NCUA Assesses 25 bp for Corporate Stabilization Fund (Misc News: August 31, 2011)
The NCUA board this week set the 2011 Corporate Stabilization Fund assessment at 25 basis points. Additionally, it said that there would be no 2011 Share Insurance Fund premium this year.
The assessment is expected to raise $1.96 billion and will be the largest assessment ever charged to federally insured credit unions, according the CU Journal. Funds generated from the 2011 assessment, along with borrowed funds from the U.S. Treasury, will pay the principal and interest on maturing Medium Term Notes issued by corporate credit unions and guaranteed by the Stabilization Fund, and the guaranteed notes issued to the bridge corporate credit unions.
The board said it took into consideration the potential negative impact of this assessment on credit union earnings by annualizing June 30 Call Report figures, which is required by law.
NCUA will distribute invoices with the 2011 assessment due by Sept. 27. Credit unions should expense the assessment in September and report the full expense on their Sept. 30 Call Reports.
But there was good news in the assessment announcement.
Larry Fazio, NCUA's director of examination and insurance, told the board that loss projections are now lower than previously thought, according to CU Times.
As of Dec. 31, 2010, remaining losses to the corporate Stabilization Fund had been estimated at between $5 billion and $7.2 billion. But the most current estimate, as of June 30, 2011, projected remaining losses at between $1.9 billion and $6.2 billion. The large spread in the current estimate is due to the country’s recent economic volatility.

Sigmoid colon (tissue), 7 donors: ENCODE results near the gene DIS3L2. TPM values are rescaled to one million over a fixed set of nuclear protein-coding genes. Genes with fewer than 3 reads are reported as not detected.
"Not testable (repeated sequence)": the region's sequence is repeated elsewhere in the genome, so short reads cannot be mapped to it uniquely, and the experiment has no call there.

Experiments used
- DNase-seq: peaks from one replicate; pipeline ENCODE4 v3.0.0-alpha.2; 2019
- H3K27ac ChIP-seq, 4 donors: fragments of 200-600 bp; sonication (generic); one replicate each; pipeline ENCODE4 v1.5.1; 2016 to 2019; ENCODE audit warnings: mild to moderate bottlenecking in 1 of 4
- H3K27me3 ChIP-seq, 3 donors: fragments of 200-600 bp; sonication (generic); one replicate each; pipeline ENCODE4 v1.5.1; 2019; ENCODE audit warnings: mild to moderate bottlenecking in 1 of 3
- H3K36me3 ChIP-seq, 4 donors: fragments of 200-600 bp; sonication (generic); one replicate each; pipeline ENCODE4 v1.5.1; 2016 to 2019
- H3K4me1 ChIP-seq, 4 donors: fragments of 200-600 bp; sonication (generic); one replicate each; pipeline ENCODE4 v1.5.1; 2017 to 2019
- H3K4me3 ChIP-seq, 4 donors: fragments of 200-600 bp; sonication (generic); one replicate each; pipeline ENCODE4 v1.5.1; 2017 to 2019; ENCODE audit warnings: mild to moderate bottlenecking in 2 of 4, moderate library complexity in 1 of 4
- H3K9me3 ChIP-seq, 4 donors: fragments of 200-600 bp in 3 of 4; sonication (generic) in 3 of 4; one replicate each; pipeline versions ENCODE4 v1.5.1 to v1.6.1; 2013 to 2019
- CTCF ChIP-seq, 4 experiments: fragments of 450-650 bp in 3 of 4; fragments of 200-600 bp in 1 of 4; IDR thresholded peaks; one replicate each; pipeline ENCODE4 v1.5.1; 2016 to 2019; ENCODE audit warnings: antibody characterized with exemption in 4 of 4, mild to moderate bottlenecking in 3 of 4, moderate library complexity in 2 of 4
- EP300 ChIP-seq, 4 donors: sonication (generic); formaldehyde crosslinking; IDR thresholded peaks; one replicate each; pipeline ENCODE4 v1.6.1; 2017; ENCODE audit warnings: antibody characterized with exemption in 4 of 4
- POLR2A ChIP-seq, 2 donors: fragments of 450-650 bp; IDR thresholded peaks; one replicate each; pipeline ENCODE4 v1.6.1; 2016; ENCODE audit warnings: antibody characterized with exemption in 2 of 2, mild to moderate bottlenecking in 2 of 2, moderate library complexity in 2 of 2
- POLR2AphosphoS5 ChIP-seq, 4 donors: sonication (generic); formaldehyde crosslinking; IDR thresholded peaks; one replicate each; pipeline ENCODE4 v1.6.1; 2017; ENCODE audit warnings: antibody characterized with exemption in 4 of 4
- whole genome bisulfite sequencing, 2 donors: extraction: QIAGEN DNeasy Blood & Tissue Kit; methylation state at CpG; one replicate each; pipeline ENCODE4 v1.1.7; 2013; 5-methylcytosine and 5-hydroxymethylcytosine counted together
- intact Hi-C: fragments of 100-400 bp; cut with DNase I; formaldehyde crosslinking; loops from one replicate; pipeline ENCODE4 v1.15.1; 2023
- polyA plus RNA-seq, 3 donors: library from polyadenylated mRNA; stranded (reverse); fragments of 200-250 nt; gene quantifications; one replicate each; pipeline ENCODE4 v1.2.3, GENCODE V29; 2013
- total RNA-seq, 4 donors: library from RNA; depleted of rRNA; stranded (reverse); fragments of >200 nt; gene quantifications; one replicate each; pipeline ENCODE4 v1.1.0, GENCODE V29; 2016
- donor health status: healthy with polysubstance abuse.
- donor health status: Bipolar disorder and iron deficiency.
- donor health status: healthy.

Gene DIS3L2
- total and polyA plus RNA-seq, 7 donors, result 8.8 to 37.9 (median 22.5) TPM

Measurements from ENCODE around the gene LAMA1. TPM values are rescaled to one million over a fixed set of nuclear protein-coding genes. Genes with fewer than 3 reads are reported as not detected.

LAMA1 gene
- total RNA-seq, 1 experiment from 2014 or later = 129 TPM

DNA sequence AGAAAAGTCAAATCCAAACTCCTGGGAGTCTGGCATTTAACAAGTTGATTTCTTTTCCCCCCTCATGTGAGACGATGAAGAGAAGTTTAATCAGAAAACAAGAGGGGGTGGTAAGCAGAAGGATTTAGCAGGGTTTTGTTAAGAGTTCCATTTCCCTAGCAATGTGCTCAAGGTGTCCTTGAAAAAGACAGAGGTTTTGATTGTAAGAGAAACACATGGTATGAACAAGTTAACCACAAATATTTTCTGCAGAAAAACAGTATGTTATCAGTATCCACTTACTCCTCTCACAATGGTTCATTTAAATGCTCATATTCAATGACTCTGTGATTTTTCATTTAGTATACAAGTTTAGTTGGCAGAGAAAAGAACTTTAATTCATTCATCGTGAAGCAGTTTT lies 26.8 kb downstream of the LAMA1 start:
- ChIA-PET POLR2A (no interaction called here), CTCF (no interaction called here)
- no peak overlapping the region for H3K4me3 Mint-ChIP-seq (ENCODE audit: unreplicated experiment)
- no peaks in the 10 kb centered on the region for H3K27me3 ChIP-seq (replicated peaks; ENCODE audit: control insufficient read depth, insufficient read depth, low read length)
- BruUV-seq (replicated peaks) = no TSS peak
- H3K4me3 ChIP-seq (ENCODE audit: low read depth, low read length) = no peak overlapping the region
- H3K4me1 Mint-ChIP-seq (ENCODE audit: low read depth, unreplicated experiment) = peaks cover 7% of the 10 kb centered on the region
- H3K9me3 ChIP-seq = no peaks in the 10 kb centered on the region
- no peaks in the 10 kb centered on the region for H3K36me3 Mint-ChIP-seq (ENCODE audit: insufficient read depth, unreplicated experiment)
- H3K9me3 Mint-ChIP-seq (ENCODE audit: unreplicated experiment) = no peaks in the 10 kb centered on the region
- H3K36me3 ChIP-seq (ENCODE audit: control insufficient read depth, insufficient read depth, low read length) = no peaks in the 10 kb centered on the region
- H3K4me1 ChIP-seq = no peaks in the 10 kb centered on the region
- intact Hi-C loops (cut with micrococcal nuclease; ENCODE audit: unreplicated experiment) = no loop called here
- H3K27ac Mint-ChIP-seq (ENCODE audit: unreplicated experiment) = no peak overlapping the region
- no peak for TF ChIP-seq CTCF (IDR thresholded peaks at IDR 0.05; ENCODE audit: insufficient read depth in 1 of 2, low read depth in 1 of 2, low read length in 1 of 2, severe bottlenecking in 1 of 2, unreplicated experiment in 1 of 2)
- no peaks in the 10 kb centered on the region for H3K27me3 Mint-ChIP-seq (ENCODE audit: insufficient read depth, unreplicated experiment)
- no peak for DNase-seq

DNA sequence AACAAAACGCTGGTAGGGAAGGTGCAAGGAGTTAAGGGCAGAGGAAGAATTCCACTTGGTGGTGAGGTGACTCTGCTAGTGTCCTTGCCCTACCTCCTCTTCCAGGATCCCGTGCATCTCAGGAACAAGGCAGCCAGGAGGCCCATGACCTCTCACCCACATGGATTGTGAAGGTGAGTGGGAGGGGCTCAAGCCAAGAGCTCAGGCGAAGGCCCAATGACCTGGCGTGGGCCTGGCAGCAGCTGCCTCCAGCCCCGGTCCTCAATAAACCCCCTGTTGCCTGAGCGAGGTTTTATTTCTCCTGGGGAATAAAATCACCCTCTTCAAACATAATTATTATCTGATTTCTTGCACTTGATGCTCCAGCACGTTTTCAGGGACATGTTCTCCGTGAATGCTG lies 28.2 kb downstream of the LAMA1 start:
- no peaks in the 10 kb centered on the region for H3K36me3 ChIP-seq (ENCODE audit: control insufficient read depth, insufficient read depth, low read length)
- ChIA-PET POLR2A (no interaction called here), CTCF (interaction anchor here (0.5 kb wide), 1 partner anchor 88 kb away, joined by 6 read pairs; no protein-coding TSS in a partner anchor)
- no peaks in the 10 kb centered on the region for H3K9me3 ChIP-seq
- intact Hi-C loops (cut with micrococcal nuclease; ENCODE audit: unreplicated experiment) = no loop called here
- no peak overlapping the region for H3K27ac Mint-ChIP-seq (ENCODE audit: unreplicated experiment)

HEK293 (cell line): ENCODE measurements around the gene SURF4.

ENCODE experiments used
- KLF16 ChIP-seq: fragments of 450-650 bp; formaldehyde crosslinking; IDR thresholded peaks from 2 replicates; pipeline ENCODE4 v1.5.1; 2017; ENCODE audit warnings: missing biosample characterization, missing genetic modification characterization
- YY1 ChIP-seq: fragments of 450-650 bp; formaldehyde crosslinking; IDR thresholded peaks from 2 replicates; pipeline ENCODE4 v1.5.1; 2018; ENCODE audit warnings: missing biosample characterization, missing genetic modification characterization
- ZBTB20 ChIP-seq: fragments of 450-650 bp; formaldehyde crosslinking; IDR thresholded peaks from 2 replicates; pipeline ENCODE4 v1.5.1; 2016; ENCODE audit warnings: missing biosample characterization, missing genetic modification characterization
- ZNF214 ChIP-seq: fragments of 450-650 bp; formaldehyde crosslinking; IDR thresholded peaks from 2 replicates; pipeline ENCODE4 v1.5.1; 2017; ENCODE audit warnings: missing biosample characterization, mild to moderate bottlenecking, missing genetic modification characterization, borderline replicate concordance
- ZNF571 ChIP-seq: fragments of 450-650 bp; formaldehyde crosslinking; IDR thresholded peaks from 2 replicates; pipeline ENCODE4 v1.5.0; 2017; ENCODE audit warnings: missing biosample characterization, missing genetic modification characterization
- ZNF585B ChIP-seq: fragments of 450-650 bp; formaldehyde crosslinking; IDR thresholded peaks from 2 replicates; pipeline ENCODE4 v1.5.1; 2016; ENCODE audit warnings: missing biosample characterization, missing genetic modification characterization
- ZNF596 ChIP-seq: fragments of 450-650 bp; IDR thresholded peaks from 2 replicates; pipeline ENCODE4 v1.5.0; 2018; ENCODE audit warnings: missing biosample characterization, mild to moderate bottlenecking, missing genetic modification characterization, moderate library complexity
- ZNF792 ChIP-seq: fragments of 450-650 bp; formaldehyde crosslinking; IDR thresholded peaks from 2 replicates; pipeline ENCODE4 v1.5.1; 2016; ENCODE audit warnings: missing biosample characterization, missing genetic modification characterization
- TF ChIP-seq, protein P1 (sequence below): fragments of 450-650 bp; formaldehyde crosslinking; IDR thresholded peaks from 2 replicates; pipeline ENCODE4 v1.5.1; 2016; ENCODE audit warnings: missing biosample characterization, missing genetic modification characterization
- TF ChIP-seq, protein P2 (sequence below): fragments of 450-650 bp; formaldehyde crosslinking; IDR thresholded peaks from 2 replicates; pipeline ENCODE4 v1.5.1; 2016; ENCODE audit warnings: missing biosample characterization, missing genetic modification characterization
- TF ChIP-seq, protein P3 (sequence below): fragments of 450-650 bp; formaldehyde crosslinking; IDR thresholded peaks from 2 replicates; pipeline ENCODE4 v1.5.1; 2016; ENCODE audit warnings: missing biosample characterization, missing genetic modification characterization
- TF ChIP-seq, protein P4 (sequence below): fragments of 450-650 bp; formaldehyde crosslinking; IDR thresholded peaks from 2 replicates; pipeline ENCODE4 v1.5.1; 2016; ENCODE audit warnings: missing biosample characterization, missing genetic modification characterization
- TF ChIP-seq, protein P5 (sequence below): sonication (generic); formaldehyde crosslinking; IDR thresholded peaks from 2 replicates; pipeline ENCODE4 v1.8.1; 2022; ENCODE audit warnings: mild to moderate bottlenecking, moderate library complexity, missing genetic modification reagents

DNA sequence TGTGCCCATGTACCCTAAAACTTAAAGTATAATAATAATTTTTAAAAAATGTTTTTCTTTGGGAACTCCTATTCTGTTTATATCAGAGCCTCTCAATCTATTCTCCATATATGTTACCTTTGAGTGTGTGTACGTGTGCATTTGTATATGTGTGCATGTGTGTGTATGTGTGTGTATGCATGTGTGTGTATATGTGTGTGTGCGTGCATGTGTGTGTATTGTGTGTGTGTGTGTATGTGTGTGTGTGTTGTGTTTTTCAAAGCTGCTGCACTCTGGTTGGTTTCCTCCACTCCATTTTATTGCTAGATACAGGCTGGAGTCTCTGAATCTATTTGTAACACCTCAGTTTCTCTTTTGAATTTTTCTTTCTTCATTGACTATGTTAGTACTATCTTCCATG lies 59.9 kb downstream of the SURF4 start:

CUNA Chief Economist Bill Hampel said NCUA has expressed plans to charge another 12 basis points, or about $1 billion, in 2012, and about $1 billion every year until the end of the corporate program.
The $2 billion assessment topped last year’s $1 billion and 2009’s $337 million corporate charges, and NCUSIF premiums of about $1 billion in each of the last two years.
“What that means,” Hampel told Credit Union Journal, “is that [average credit union] ROA this year, which was running around 85 to 90 basis points, will be knocked down to the neighborhood of 70 basis points.”